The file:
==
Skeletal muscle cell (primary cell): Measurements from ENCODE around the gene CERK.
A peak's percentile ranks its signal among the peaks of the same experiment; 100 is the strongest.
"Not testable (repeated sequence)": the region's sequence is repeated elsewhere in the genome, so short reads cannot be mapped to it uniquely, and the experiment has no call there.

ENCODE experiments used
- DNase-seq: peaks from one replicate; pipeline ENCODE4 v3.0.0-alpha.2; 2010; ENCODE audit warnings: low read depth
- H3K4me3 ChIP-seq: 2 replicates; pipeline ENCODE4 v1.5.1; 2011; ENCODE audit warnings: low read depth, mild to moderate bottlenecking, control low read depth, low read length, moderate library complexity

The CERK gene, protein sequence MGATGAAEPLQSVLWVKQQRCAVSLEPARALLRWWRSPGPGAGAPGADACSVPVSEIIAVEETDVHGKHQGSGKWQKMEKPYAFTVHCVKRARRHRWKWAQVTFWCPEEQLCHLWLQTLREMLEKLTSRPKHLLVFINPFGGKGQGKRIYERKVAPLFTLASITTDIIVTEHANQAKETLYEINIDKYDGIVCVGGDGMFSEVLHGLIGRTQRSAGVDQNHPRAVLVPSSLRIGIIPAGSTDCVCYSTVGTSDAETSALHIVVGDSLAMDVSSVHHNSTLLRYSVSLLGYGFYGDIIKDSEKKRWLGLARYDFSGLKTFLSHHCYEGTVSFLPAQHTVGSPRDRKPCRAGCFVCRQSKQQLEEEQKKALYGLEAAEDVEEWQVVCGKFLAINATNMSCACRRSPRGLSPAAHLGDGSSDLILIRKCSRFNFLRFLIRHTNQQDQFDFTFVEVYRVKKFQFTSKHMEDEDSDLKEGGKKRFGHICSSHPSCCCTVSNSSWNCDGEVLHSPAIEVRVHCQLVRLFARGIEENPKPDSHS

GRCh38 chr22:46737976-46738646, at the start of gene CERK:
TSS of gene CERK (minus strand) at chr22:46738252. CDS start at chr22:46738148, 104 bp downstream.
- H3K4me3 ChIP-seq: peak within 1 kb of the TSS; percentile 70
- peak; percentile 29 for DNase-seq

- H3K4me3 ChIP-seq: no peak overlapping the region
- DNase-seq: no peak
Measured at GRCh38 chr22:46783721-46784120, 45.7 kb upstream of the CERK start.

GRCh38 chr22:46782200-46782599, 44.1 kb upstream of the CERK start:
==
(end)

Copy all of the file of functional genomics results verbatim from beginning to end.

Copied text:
Skeletal muscle cell (primary cell): Measurements from ENCODE around the gene CERK.
A peak's percentile ranks its signal among the peaks of the same experiment; 100 is the strongest.
"Not testable (repeated sequence)": the region's sequence is repeated elsewhere in the genome, so short reads cannot be mapped to it uniquely, and the experiment has no call there.

ENCODE experiments used
- DNase-seq: peaks from one replicate; pipeline ENCODE4 v3.0.0-alpha.2; 2010; ENCODE audit warnings: low read depth
- H3K4me3 ChIP-seq: 2 replicates; pipeline ENCODE4 v1.5.1; 2011; ENCODE audit warnings: low read depth, mild to moderate bottlenecking, control low read depth, low read length, moderate library complexity

The CERK gene, protein sequence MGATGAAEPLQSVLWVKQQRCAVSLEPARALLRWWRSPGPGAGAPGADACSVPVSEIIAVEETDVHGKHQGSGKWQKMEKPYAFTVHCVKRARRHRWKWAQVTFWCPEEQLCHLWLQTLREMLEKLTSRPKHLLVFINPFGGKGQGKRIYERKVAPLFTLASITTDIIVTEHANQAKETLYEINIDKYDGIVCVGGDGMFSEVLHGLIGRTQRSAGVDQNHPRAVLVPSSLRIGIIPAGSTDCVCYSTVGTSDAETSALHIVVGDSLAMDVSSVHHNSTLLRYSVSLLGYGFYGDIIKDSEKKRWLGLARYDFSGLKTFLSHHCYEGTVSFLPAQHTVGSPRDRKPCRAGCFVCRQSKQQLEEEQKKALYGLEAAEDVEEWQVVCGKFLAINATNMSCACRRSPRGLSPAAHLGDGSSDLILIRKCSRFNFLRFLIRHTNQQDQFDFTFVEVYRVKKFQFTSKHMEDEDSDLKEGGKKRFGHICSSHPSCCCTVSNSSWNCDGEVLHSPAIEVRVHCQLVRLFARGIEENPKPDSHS

GRCh38 chr22:46737976-46738646, at the start of gene CERK:
TSS of gene CERK (minus strand) at chr22:46738252. CDS start at chr22:46738148, 104 bp downstream.
- H3K4me3 ChIP-seq: peak within 1 kb of the TSS; percentile 70
- peak; percentile 29 for DNase-seq

- H3K4me3 ChIP-seq: no peak overlapping the region
- DNase-seq: no peak
Measured at GRCh38 chr22:46783721-46784120, 45.7 kb upstream of the CERK start.

GRCh38 chr22:46782200-46782599, 44.1 kb upstream of the CERK start: